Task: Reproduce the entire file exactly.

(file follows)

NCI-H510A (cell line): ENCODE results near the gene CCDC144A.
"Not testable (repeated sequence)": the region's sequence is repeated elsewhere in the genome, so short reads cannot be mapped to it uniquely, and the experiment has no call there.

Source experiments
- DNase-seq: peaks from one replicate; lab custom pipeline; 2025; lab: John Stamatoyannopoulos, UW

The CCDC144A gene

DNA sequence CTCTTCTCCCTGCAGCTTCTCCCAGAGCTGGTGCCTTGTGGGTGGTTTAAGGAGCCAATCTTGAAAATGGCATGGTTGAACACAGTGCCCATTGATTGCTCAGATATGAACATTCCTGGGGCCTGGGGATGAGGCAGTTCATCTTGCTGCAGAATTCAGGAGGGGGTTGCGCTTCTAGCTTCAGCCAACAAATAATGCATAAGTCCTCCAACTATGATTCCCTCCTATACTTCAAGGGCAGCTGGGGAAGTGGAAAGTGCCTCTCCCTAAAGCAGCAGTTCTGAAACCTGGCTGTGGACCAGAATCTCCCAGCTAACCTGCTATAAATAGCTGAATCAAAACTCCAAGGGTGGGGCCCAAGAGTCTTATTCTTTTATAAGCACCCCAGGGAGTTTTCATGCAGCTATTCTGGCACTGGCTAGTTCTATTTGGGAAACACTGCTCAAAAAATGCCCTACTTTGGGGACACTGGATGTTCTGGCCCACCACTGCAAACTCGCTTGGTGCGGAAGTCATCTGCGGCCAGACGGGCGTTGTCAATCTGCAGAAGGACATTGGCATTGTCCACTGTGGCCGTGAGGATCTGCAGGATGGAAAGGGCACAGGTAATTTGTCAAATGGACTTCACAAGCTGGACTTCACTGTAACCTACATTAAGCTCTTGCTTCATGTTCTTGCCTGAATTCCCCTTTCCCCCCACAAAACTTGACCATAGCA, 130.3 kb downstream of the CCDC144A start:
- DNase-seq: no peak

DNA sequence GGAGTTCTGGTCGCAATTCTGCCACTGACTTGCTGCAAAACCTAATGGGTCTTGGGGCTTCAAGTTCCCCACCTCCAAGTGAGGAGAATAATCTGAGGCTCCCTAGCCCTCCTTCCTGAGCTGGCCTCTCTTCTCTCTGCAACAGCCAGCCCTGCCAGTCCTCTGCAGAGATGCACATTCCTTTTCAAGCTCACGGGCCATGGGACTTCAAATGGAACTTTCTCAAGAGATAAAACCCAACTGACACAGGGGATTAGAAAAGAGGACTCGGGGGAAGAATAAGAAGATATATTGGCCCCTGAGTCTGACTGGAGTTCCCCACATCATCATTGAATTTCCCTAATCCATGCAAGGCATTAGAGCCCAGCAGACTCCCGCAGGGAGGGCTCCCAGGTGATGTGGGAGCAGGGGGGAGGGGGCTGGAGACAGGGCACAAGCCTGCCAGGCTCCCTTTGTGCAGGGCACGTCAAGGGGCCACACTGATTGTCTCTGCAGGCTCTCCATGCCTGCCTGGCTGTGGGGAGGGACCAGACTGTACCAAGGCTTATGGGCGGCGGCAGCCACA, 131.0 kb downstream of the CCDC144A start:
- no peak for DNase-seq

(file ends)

NCI-H510A (cell line): ENCODE results near the gene CCDC144A.
"Not testable (repeated sequence)": the region's sequence is repeated elsewhere in the genome, so short reads cannot be mapped to it uniquely, and the experiment has no call there.

Source experiments
- DNase-seq: peaks from one replicate; lab custom pipeline; 2025; lab: John Stamatoyannopoulos, UW

The CCDC144A gene

DNA sequence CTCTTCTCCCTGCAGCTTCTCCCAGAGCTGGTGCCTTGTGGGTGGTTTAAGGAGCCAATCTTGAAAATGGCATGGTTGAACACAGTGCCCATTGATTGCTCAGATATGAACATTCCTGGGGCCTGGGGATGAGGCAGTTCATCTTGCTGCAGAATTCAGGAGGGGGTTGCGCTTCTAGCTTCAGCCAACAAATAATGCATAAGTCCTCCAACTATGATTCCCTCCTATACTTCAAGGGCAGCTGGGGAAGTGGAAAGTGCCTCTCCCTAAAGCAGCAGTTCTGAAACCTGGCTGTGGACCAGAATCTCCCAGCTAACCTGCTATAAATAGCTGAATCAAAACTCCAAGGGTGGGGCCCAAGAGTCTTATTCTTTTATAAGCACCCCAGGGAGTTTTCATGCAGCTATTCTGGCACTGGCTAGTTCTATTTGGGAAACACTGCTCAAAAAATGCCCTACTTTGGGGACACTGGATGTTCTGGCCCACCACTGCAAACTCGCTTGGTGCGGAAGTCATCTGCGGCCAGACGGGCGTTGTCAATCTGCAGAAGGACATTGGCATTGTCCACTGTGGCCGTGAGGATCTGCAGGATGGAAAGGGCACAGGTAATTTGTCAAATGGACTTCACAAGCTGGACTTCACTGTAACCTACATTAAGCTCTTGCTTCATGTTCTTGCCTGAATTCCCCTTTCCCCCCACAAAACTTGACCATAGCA, 130.3 kb downstream of the CCDC144A start:
- DNase-seq: no peak

DNA sequence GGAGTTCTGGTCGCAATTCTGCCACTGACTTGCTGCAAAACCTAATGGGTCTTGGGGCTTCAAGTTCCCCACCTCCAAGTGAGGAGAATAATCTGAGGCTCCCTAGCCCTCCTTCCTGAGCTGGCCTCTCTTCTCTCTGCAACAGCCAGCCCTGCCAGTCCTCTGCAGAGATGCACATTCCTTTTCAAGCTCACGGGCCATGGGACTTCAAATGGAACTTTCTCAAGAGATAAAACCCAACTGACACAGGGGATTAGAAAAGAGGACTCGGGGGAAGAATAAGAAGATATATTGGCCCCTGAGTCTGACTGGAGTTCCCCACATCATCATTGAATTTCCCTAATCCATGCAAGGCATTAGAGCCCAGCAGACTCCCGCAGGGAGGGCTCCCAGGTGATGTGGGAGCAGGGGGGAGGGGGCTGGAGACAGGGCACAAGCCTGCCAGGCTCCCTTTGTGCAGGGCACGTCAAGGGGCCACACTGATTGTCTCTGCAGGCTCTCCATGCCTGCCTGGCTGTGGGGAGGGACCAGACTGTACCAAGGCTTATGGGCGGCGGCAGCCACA, 131.0 kb downstream of the CCDC144A start:
- no peak for DNase-seq